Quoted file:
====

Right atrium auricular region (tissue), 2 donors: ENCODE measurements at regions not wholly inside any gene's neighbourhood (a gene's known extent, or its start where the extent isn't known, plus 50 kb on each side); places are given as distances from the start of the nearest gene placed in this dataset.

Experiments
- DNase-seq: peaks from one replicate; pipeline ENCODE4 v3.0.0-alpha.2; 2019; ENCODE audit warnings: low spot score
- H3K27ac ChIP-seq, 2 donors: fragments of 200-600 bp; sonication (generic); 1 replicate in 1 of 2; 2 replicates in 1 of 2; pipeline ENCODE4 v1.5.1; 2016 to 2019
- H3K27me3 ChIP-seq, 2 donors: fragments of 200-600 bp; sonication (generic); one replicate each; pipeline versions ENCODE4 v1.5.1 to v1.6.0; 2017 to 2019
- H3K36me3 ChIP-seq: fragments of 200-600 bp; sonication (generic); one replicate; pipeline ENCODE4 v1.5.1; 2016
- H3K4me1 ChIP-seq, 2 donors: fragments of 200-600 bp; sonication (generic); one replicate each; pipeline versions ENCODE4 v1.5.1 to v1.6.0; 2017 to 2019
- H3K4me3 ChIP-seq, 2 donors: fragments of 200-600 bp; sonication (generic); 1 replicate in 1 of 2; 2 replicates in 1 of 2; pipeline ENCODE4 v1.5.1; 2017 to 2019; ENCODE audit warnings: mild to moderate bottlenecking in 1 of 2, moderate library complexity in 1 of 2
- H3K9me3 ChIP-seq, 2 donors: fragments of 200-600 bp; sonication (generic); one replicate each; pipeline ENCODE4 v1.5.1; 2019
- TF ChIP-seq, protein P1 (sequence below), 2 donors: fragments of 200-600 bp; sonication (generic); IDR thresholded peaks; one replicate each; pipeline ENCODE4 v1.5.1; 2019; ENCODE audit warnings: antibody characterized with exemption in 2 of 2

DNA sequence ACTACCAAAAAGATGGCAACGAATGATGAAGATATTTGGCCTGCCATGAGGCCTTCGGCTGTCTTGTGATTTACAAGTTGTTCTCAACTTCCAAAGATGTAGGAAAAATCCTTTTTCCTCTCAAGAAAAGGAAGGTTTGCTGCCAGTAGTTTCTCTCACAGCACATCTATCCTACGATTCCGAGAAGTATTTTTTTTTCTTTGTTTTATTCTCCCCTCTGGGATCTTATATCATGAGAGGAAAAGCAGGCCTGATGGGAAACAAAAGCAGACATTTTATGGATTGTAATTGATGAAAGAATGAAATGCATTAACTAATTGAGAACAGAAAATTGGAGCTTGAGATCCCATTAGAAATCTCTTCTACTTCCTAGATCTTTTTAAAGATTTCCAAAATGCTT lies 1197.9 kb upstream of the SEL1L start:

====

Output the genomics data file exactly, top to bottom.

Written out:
Right atrium auricular region (tissue), 2 donors: ENCODE measurements at regions not wholly inside any gene's neighbourhood (a gene's known extent, or its start where the extent isn't known, plus 50 kb on each side); places are given as distances from the start of the nearest gene placed in this dataset.

Experiments
- DNase-seq: peaks from one replicate; pipeline ENCODE4 v3.0.0-alpha.2; 2019; ENCODE audit warnings: low spot score
- H3K27ac ChIP-seq, 2 donors: fragments of 200-600 bp; sonication (generic); 1 replicate in 1 of 2; 2 replicates in 1 of 2; pipeline ENCODE4 v1.5.1; 2016 to 2019
- H3K27me3 ChIP-seq, 2 donors: fragments of 200-600 bp; sonication (generic); one replicate each; pipeline versions ENCODE4 v1.5.1 to v1.6.0; 2017 to 2019
- H3K36me3 ChIP-seq: fragments of 200-600 bp; sonication (generic); one replicate; pipeline ENCODE4 v1.5.1; 2016
- H3K4me1 ChIP-seq, 2 donors: fragments of 200-600 bp; sonication (generic); one replicate each; pipeline versions ENCODE4 v1.5.1 to v1.6.0; 2017 to 2019
- H3K4me3 ChIP-seq, 2 donors: fragments of 200-600 bp; sonication (generic); 1 replicate in 1 of 2; 2 replicates in 1 of 2; pipeline ENCODE4 v1.5.1; 2017 to 2019; ENCODE audit warnings: mild to moderate bottlenecking in 1 of 2, moderate library complexity in 1 of 2
- H3K9me3 ChIP-seq, 2 donors: fragments of 200-600 bp; sonication (generic); one replicate each; pipeline ENCODE4 v1.5.1; 2019
- TF ChIP-seq, protein P1 (sequence below), 2 donors: fragments of 200-600 bp; sonication (generic); IDR thresholded peaks; one replicate each; pipeline ENCODE4 v1.5.1; 2019; ENCODE audit warnings: antibody characterized with exemption in 2 of 2

DNA sequence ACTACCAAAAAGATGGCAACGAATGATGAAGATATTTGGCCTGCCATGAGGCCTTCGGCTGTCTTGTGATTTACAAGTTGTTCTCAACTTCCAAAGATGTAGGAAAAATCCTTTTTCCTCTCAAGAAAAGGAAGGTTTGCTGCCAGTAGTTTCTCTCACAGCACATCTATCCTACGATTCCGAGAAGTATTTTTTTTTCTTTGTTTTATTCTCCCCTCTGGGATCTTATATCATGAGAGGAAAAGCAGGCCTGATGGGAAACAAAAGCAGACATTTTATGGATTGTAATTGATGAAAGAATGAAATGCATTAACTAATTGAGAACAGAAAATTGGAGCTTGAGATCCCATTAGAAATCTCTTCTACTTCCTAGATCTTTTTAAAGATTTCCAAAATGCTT lies 1197.9 kb upstream of the SEL1L start: